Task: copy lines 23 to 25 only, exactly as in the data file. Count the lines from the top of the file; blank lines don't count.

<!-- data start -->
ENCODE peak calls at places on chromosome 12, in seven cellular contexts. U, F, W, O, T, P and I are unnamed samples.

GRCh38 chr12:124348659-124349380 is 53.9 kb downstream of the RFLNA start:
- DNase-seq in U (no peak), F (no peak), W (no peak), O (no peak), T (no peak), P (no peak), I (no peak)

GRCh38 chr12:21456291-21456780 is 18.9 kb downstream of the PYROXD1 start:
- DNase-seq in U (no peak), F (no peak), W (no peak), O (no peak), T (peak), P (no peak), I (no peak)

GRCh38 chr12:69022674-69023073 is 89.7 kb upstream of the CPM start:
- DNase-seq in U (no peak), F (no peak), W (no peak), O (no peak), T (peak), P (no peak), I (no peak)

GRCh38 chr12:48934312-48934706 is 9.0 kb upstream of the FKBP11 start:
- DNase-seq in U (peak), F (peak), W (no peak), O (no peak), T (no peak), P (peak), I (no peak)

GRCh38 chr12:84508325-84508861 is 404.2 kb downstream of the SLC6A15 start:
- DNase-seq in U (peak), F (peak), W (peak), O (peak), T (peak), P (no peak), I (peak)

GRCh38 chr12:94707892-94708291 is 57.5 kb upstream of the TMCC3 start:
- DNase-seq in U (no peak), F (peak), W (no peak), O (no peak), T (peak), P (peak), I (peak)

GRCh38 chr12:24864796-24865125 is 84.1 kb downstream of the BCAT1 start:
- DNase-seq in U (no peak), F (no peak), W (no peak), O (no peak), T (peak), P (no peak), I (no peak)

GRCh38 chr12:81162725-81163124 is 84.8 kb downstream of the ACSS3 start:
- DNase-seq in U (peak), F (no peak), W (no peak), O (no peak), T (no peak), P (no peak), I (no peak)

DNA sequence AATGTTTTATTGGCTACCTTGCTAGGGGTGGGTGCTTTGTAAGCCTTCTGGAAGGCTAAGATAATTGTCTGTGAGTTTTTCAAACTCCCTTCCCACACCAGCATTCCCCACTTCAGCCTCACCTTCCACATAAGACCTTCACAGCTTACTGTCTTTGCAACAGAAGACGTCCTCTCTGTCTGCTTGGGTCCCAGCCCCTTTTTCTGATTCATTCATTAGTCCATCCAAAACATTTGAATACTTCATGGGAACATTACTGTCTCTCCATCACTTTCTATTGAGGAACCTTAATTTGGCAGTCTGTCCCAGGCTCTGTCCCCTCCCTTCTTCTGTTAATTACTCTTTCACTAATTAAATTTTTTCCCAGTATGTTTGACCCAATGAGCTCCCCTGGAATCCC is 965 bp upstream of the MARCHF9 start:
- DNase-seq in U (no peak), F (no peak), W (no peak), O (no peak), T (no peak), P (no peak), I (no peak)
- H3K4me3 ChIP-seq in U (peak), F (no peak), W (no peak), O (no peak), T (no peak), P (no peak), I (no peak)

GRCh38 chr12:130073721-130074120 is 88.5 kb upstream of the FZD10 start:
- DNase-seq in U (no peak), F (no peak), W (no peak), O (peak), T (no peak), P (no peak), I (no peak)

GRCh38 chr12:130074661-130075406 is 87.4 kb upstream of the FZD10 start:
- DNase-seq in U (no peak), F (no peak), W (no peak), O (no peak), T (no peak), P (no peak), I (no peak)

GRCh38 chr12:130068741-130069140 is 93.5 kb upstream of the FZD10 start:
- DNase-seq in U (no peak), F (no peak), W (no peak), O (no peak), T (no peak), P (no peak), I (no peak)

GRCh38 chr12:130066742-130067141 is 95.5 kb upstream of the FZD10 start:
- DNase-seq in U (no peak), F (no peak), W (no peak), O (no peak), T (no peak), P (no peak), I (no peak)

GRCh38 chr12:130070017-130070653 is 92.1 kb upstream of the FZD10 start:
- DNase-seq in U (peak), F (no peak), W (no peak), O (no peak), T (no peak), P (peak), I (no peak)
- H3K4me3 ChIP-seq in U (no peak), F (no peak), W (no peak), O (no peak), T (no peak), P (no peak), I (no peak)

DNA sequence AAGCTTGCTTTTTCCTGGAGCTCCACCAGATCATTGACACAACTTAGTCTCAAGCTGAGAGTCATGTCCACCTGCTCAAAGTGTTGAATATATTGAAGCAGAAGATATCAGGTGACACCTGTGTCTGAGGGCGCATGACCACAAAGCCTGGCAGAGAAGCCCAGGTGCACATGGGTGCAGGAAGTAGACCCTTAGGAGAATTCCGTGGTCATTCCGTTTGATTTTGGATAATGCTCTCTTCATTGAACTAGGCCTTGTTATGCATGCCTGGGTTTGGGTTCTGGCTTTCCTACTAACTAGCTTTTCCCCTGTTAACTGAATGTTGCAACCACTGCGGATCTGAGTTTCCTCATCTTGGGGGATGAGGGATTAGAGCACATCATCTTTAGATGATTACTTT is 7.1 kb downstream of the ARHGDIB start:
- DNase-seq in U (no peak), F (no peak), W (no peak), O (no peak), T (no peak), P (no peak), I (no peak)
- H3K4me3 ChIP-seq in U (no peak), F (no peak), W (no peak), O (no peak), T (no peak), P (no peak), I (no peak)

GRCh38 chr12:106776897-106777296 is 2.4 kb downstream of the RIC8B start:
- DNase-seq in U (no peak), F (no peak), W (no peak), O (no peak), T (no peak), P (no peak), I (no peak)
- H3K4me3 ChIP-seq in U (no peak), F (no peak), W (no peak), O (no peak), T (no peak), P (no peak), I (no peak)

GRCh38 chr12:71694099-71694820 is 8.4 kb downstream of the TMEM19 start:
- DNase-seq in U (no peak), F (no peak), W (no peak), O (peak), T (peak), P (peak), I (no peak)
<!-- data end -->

GRCh38 chr12:130074661-130075406 is 87.4 kb upstream of the FZD10 start:
- DNase-seq in U (no peak), F (no peak), W (no peak), O (no peak), T (no peak), P (no peak), I (no peak)

GRCh38 chr12:130068741-130069140 is 93.5 kb upstream of the FZD10 start: